* replacement tyres and inner tubes for the MTB
* turbo trainer
* new bib shorts

My best purchase this year though, apart from my bikes, has been the front and rear USB chargeable LED lights :)


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PostPosted: Wed Jan 09, 2013 3:43 pm 
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domdonald wrote:
wow, I'm back in the forum after a short absence *cough* !

List of bike things to get next:

* second front light mount
* new (old) winter bike
* new jersey for the impending summer
* replacement tyres and inner tubes for the MTB
* turbo trainer
* new bib shorts

My best purchase this year though, apart from my bikes, has been the front and rear USB chargeable LED lights :)



Can you share a link? I want to see them (hehehe, maybe invest in some too!)


Ok, another thing I was talking to a friend about is tubeless wheels. Any serious advantages? They seem to have lots pros and some major cons, so I'm wondering if anyone had any experience and if you'd recommend them

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PostPosted: Wed Jan 09, 2013 3:58 pm 
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Tubeless tyres tend to need a fixing agent as they can roll of under heavy cornering. This makes changing them s pain especially out on the road. Plus carrying a spare is more hassle than an inner tube.

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PostPosted: Wed Jan 09, 2013 4:05 pm 
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Asphalt_World wrote:
Tubeless tyres tend to need a fixing agent as they can roll of under heavy cornering. This makes changing them s pain especially out on the road. Plus carrying a spare is more hassle than an inner tube.


But the good thing is that you can actually carry a tube and fit it in without hassle; they can be turned to tubes without much hassle if you are on the road.

Also they don't pinch flat ("snakebite"), they can be run in lower pressures (so you get more contact with the surface thus better grip) and while you have heavier tyres the weight gain is none, as you lose the tubes.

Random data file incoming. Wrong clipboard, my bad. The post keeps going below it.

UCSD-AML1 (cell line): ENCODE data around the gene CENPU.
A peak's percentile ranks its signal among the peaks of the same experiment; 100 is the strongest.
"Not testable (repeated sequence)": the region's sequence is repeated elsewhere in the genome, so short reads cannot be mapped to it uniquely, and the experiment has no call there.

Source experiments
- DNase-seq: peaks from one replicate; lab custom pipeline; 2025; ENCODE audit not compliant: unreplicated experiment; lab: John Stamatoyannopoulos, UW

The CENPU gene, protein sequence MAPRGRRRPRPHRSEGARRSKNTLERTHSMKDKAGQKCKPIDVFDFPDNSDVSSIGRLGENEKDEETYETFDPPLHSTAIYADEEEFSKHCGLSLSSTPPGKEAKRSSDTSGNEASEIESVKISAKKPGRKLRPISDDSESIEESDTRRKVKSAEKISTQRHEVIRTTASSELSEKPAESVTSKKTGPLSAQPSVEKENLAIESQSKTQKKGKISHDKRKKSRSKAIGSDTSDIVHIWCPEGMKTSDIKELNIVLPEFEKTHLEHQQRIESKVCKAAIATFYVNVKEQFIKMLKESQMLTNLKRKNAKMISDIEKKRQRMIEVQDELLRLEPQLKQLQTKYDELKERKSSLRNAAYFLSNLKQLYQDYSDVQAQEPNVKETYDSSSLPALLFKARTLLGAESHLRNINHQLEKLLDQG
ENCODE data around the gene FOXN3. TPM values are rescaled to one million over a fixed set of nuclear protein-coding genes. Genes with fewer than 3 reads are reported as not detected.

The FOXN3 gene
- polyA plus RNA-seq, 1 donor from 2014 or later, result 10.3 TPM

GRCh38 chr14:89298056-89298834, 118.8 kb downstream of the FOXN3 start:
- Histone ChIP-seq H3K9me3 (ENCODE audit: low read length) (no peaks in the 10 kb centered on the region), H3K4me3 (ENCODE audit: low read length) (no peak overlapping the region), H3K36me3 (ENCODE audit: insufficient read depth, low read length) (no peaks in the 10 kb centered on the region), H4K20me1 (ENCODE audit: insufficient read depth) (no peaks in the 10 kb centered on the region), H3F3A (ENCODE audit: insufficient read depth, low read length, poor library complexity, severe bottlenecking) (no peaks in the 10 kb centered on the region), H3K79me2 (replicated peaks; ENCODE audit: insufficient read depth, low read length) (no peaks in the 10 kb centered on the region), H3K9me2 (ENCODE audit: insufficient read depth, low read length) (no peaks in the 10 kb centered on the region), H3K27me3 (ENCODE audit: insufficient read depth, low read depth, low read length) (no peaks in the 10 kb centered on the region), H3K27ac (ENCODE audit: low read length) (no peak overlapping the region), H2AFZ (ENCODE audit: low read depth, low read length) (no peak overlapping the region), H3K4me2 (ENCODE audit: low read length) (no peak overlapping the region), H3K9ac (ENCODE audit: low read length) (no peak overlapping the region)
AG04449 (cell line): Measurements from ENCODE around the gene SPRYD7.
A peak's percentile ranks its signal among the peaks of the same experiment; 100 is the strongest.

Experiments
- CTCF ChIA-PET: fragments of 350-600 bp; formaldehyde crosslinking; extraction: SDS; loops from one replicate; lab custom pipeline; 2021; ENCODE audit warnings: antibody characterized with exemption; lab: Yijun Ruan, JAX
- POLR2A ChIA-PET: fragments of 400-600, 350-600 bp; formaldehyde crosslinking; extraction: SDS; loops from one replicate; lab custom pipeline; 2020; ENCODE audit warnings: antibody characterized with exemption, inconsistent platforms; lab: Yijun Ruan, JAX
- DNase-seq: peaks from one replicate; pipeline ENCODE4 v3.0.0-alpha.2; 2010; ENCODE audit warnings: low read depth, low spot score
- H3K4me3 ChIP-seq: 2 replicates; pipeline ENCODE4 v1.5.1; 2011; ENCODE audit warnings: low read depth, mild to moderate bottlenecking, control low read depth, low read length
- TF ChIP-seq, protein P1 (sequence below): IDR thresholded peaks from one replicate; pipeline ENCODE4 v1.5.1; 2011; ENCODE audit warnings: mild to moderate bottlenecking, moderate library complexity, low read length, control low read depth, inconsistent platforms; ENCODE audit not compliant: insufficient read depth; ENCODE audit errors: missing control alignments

Downsides are that they are bloody expensive (you'll have to change wheels too if you don't want to risk with a conversion kit) and not easy to repair (although they have a little goo inside to sort out the small holes).

So I don't know if it is worth the money/risk. Has anyone tried them? Is the grip/ride so much better (to the amateur riders like me) to justify the change and money spending?

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PostPosted: Wed Jan 09, 2013 5:17 pm 
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I can only speak from a road cycling point of view where running lower pressure is never s requirement. I've tried a few and really can't see much improvement. To be fair, so much more is down to the wheels and hubs that judging tyres on different wheels is near impossible.

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PostPosted: Wed Jan 09, 2013 6:41 pm 
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Asphalt_World wrote:
I can only speak from a road cycling point of view where running lower pressure is never s requirement. I've tried a few and really can't see much improvement. To be fair, so much more is down to the wheels and hubs that judging tyres on different wheels is near impossible.


I see. Thanks Asphalt!

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PostPosted: Wed Jan 09, 2013 7:03 pm 
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Right so last week I had a budget of £200 for a bike. Today I walked out of a bike shop having ordered a £500 bike...!

Tomorrow I'm going to ring the the store and ask them to order in the 2013 model of the one I ordered instead for only an extra £25.

On top of that I'm spending another £145 on helmet/locks/mud-guards!

>_<

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PostPosted: Wed Jan 09, 2013 7:29 pm 
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So you've spent half your 1st year outlay then :-) :-) :-) Ooh the clothing and accessories to come.........

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PostPosted: Wed Jan 09, 2013 8:40 pm